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Logo of cmamdClinical Medicine Insights. Arthritis and Musculoskeletal Disorders
Clin Med Insights Arthritis Musculoskelet Disord. 2011; 4: 71–75.
Published online 2011 September 20. doi:  10.4137/CMAMD.S6949
PMCID: PMC3201108

Diffuse Idiopathic Skeletal Hyperostosis (DISH)—A Rare Etiology of Dysphagia


A 72-year-old gentleman presented to the hospital with progressively worsening dysphagia to soft foods and liquids. He was diagnosed with severe pharyngeal dysphagia by modified barium swallow. A CT scan of the neck with IV contrast showed anterior flowing of bridging osteophytes from C3–C6, indicative of DISH, resulting in esophageal impingement. He underwent resection of the DISH segments. Following the surgery, a PEG tube for nutrition supplementation was placed. However, the PEG tube was removed after five months when the speech and swallow evaluation showed no residual dysphagia. DISH is a rare non-inflammatory condition that results in pathological ossification and calcification of the anterolateral spinal ligaments.

Keywords: DISH, dysphagia, diffuse idiopathic skeletal hyperostosis


Diffuse idiopathic skeletal hyperostosis (DISH) with cervical involvement causing dysphagia is a rare entity. It was described as an abnormal ossification along the anterior and lateral aspects of the vertebral column in 1950 by Forestier and Rotes-Querol.1 We report a case of a patient with progressive dysphagia secondary to DISH.

Case Presentation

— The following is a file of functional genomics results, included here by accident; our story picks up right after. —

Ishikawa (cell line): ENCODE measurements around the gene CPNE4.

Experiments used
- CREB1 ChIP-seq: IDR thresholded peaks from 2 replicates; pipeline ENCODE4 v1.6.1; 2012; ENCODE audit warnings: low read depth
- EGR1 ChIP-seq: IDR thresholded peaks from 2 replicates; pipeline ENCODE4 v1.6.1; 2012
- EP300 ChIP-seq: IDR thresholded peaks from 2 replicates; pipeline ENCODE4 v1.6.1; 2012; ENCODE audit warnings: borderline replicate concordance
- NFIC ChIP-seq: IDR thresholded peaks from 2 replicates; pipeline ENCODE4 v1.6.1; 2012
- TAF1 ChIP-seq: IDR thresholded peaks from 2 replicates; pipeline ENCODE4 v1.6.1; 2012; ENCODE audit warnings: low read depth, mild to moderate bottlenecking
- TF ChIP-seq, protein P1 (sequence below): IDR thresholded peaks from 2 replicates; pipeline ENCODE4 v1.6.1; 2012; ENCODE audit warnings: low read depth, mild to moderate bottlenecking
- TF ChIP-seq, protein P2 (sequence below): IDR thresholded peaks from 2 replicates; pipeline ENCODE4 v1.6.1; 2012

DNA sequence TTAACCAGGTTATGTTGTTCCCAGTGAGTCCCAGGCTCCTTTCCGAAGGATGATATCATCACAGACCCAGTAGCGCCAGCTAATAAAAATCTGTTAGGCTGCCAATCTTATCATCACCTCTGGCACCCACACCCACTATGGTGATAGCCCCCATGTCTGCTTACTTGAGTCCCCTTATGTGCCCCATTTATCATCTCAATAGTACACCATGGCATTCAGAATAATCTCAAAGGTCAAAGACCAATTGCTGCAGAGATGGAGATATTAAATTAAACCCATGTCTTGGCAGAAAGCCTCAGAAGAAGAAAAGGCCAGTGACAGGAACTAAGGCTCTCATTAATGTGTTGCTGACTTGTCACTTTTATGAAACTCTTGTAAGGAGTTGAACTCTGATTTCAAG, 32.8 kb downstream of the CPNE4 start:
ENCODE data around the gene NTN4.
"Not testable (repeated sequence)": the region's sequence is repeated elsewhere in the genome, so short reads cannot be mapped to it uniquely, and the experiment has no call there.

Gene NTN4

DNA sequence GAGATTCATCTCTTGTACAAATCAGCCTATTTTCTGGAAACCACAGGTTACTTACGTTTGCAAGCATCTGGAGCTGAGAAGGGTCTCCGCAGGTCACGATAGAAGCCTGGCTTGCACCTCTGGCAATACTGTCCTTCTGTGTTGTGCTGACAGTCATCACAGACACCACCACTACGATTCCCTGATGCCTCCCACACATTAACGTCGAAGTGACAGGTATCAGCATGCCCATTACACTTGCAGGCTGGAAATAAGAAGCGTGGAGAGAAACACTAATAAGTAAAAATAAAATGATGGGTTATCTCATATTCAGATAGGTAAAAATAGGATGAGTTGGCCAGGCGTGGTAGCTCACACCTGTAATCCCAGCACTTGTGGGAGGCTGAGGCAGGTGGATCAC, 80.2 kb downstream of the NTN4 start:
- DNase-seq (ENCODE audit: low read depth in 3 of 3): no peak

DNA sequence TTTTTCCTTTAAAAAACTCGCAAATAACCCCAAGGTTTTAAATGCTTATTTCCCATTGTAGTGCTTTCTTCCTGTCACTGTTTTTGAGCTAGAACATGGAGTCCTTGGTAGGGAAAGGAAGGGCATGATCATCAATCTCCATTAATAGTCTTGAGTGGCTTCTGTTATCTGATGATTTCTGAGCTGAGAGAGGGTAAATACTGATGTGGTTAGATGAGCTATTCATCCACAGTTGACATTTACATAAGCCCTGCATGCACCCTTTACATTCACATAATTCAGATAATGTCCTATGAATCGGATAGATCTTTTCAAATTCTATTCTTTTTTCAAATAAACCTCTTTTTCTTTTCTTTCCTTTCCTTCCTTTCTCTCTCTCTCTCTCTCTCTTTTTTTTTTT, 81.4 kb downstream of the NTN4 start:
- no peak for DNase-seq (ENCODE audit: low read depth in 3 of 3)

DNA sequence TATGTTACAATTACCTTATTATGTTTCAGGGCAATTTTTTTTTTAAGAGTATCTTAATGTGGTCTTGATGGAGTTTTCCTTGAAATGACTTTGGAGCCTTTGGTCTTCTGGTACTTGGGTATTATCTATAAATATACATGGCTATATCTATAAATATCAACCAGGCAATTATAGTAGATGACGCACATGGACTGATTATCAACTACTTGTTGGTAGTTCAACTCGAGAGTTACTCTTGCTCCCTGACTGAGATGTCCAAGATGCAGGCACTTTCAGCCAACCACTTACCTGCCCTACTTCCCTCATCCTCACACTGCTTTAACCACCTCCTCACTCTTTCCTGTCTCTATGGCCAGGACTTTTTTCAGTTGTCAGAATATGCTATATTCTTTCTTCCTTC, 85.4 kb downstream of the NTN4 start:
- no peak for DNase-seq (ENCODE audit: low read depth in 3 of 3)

A 72-year-old gentleman with coronary artery disease, atrial fibrillation, hypertension, gout, and obstructive sleep apnea presented to the hospital with progressively worsening dysphagia to soft foods and liquids for a few days. He had begun to experience dysphagia five years ago and had restricted his diet to mainly soft foods and liquids. He denied fatigue, neck pain, drooping of eye lids, difficulty in breathing, hoarseness, dysarthria, numbness or limb weakness. Surgical history was significant for bilateral cataract surgeries and childhood exploratory laporotomy after a traumatic incident. He denied a family history of cancer. His medications included warfarin, digoxin, atenolol, lovastatin, colchicine, hydrocholorothiazide, omeprazole, albuterol and ipratropium inhalers. He used to smoke 1 pack per day for 40 years, but quit 20 years ago. Esophagogastroduodenoscopy and colonoscopy were done three years ago and were unremarkable. Vital signs were stable and the physical exam was unremarkable. Laboratory tests, including an autoimmune panel were normal. CT scan of the head was normal. A speech and swallow evaluation revealed dysphagia to thin liquids. A modified barium swallow (MBS) revealed severe pharyngeal dysphagia. CT of the neck with IV contrast showed anterior flowing of bridging osteophytes from C3–C6, indicative of DISH, causing esophageal impingement (Fig. 1). He also had a MRI of the neck with gadolinium that showed anterior flowing of bridging osteophytes from C3–C6 consistent with diffuse idiopathic skeletal hyperostosis, C3–C6 spinal stenosis and degenerative changes at C3–C4 (Fig. 2). He underwent corpectomy of C4 with C3–C5 spinal fusion and resection of the C3–C6 DISH segments. Although post-operative radiological studies showed an anatomical improvement, an esophagram revealed residual dysphagia (Fig. 3). He was discharged with a percutaneous endoscopic gastrostomy (PEG) tube. Five months later, he underwent speech and swallow evaluation, which showed marked functional improvement and the PEG tube was removed.